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Jayaram 2008.jpg
Jayaram at AMMA meeting - 2008
Native name ജയറാം
Born Jayaram Subramaniam
(1965-12-10) 10 December 1965 (age 51)[1]
Perumbavoor, Kerala, India[2]
Residence Valasaravakkam, Tamil Nadu[3]
  • Actor
  • Mimicry artist
Years active 1988 – present
Spouse(s) Parvathy (1992–present)
Children Kalidas Jayaram
Malavika Jayaram
Parent(s) Subramaniyam Iyyer, Thankam[4]
Awards Padma Shri (2011)
Website www.jayaramonline.com

Jayaram Subramaniam (born 10 December 1965), commonly known as Jayaram, is an Indian film actor who predominantly works in Malayalam and Tamil films. He is also a chenda percussionist and mimic artist. He has starred in over 200 films.[5][6]

In 2011, he was awarded the Padma Shri by the Government of India for his contribution towards the arts.[7][8]


After college, he joined Kalabhavan, a professional mimicry troupe in Kochi. At the age of 22, he was introduced into the cinema field by script writer and filmmaker Padmarajan who gave Jayaram his launching pad with the 1988 film Aparan. Jayaram subsequently acted in Padmarajan's Moonnam Pakkam (1988) and Innale (1989). Padmarajan became his mentor in his film career till the former's death in January 1991.He became one of the Superstars of Malayalam film industry through the film Meleparambil Aanveedu(1993) which was directed by Rajasenan.

He is noted for playing in Kamal's films during the late 1980s and early 1990s, in films such as Pradeshika Varthakal (1989), Peruvannapurathe Visheshangal (1989), and Shubha Yathra (1990) (all of them scripted by Ranjith), where he co-starred with his wife Parvathy. He later did a film scripted by Ranjith with the story by Jagathy Sreekumar and directed by Viji Thampi named Witness (1988). He teamed up with Viji Thampi and Ranjith in Nanma Niranjavan Srinivasan (1990) where he played a police constable who is in search of a criminal played by Mukesh. During the early 90s he acted in Bharathan's Keli (1991) and Malootty (1992).

He has acted in several of Sathyan Anthikkad's films. Their first film was Ponn Muttayidunna Tharavu (1988). Around that time Jayaram played a supporting role in Sathyan Anthikkad's Ardham (1989). Thalayanamanthram (1990) and Sandesham (1991), were both written and co-starring Sreenivasan. Anthikkad and Jayaram later went on to make Thooval Kottaram (1996[9]), Irattakuttikalude Achan (1997), Veendum Chila Veettukaryangal (1999), Kochu Kochu Santhoshangal (2000), Yathrakarude Sradhakku (2002), Manassinakkare (2003), Bhagya Devatha and Kadha Thudarunnu.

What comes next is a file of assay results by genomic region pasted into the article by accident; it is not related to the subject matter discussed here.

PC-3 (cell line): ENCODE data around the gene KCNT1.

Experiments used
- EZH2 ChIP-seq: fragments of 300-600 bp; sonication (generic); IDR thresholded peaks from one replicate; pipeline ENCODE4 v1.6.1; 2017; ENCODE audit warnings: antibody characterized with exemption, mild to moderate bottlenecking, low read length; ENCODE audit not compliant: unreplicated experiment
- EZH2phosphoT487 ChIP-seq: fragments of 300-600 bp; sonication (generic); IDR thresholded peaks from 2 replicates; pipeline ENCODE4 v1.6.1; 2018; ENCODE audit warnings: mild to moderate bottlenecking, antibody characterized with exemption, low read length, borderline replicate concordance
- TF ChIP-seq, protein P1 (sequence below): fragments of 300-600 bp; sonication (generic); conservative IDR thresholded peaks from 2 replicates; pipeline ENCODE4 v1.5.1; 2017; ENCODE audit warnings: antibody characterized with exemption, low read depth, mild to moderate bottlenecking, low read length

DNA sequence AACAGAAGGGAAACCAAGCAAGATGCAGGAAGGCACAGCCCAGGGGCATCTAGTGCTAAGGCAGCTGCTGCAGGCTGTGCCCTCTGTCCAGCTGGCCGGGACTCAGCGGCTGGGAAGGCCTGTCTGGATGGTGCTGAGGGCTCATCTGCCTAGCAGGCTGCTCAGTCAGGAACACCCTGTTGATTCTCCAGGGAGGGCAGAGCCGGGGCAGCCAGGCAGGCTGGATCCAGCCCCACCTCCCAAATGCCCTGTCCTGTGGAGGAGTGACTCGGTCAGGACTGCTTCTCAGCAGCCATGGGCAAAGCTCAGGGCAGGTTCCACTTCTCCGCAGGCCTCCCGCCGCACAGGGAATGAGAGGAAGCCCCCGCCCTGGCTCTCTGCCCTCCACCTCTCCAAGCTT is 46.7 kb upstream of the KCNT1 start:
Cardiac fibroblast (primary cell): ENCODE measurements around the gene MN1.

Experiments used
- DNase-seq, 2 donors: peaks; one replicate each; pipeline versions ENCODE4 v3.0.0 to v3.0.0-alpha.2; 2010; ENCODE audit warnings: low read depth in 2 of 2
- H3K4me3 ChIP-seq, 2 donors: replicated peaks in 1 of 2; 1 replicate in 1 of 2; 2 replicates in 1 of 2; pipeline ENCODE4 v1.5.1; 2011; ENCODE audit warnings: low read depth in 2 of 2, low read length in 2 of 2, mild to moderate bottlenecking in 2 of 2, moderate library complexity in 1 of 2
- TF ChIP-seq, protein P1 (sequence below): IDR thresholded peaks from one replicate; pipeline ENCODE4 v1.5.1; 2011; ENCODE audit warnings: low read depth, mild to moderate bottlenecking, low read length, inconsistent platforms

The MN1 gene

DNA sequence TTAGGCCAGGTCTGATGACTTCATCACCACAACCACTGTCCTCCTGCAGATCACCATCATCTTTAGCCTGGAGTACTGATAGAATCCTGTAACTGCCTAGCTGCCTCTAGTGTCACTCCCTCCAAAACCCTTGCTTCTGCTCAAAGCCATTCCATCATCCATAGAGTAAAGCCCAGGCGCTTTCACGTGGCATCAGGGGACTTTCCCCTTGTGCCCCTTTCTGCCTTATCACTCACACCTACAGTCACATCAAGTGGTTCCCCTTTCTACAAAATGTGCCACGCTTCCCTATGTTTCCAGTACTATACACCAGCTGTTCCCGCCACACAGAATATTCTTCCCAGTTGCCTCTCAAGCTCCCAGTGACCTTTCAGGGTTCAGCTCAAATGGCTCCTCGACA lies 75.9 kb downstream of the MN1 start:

He support acted with Mammootty in Joshi's Dhruvam (1993). Other films with Gopi include Viji Thampi's Nagarangalil Chennu Raparkam (1990), Thooval Sparsam (1990), Jayaraj's Paithrukam (1993), and Sibi Malayil's Summer in Bethlehem (1998). He co-starred with Mohanlal in Bharath Gopi's Ulsavapittennu, Peruvannapurathe Visheshangal (1989) and Priyadarshan's Advaitham (1991).

His association with director Rajasenan created many movies such as Kadinjool Kalyanam (1991), Ayalathe Addeham (1992), Meleparambil Aanveedu (1993), CID Unnikrishnan B.A., B.Ed. (1994), Aniyan Bava Chetan Bava (1995), Aadyathe Kanmani (1995), Swapna Lokathe Balabhaskaran (1996), and Kadhanayakan (1997). He also played Aravindan in Siddique's Friends (1999) in which he co-starred with Sreenivasan and Mukesh. In the first decade of the 21st century his films include Yathrakarude Sradhakku (2002), Manassinakkare (2003), Veruthe Oru Bharya (2008). His roles include Karunakaran in B Kannan's Theerthadanam (2001) and Lonappan in Rajeev Kumar's Sesham (2002).

He also forayed into Tamil cinema including roles in Gokulam, Purushalakshanam, Priyanka, Kolangal, Murai Mamman and Pathini. He played the roles of Dr. Kailash and as Ayyappan Nair in Kamal Haasan starred Thenali and Panchathanthiram. They first came together on screen in Chanakyan (1989). Recently he has done more supporting roles in Tamil, such as antagonist roles in Saroja and Dhaam Dhoom, and a comic role in Aegan.